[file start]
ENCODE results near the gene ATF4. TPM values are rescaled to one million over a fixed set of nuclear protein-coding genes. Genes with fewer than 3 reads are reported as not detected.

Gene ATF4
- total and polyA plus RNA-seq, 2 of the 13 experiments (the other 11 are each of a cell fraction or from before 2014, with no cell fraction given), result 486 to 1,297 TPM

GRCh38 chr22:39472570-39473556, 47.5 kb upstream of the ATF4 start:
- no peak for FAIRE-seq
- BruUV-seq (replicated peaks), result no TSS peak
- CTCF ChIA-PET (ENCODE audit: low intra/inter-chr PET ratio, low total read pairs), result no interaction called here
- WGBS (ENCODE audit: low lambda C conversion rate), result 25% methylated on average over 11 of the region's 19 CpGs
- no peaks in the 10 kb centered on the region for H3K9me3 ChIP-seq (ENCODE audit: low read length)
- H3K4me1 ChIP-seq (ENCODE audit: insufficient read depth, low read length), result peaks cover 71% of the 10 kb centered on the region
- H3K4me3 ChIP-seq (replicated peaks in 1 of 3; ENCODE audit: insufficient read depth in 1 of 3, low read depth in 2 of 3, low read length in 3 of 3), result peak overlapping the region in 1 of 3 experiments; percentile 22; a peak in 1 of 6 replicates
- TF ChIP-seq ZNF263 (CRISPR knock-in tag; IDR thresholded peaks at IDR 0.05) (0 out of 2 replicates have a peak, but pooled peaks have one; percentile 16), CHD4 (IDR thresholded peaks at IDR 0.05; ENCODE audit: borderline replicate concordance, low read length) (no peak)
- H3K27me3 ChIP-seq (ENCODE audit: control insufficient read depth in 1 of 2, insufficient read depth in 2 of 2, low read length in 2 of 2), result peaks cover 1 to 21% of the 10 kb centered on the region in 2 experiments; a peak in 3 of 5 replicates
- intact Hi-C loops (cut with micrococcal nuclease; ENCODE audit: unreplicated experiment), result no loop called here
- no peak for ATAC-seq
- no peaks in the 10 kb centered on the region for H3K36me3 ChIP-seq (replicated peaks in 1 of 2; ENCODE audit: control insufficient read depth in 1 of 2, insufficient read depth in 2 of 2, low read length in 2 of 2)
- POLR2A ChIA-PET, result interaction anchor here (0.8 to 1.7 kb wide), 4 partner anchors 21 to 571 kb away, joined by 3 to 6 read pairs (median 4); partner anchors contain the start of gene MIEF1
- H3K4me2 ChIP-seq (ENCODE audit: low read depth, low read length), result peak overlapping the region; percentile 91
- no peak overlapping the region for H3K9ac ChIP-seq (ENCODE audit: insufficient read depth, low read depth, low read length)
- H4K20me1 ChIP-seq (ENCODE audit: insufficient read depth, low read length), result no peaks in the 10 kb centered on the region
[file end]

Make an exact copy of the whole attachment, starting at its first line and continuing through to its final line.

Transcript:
ENCODE results near the gene ATF4. TPM values are rescaled to one million over a fixed set of nuclear protein-coding genes. Genes with fewer than 3 reads are reported as not detected.

Gene ATF4
- total and polyA plus RNA-seq, 2 of the 13 experiments (the other 11 are each of a cell fraction or from before 2014, with no cell fraction given), result 486 to 1,297 TPM

GRCh38 chr22:39472570-39473556, 47.5 kb upstream of the ATF4 start:
- no peak for FAIRE-seq
- BruUV-seq (replicated peaks), result no TSS peak
- CTCF ChIA-PET (ENCODE audit: low intra/inter-chr PET ratio, low total read pairs), result no interaction called here
- WGBS (ENCODE audit: low lambda C conversion rate), result 25% methylated on average over 11 of the region's 19 CpGs
- no peaks in the 10 kb centered on the region for H3K9me3 ChIP-seq (ENCODE audit: low read length)
- H3K4me1 ChIP-seq (ENCODE audit: insufficient read depth, low read length), result peaks cover 71% of the 10 kb centered on the region
- H3K4me3 ChIP-seq (replicated peaks in 1 of 3; ENCODE audit: insufficient read depth in 1 of 3, low read depth in 2 of 3, low read length in 3 of 3), result peak overlapping the region in 1 of 3 experiments; percentile 22; a peak in 1 of 6 replicates
- TF ChIP-seq ZNF263 (CRISPR knock-in tag; IDR thresholded peaks at IDR 0.05) (0 out of 2 replicates have a peak, but pooled peaks have one; percentile 16), CHD4 (IDR thresholded peaks at IDR 0.05; ENCODE audit: borderline replicate concordance, low read length) (no peak)
- H3K27me3 ChIP-seq (ENCODE audit: control insufficient read depth in 1 of 2, insufficient read depth in 2 of 2, low read length in 2 of 2), result peaks cover 1 to 21% of the 10 kb centered on the region in 2 experiments; a peak in 3 of 5 replicates
- intact Hi-C loops (cut with micrococcal nuclease; ENCODE audit: unreplicated experiment), result no loop called here
- no peak for ATAC-seq
- no peaks in the 10 kb centered on the region for H3K36me3 ChIP-seq (replicated peaks in 1 of 2; ENCODE audit: control insufficient read depth in 1 of 2, insufficient read depth in 2 of 2, low read length in 2 of 2)
- POLR2A ChIA-PET, result interaction anchor here (0.8 to 1.7 kb wide), 4 partner anchors 21 to 571 kb away, joined by 3 to 6 read pairs (median 4); partner anchors contain the start of gene MIEF1
- H3K4me2 ChIP-seq (ENCODE audit: low read depth, low read length), result peak overlapping the region; percentile 91
- no peak overlapping the region for H3K9ac ChIP-seq (ENCODE audit: insufficient read depth, low read depth, low read length)
- H4K20me1 ChIP-seq (ENCODE audit: insufficient read depth, low read length), result no peaks in the 10 kb centered on the region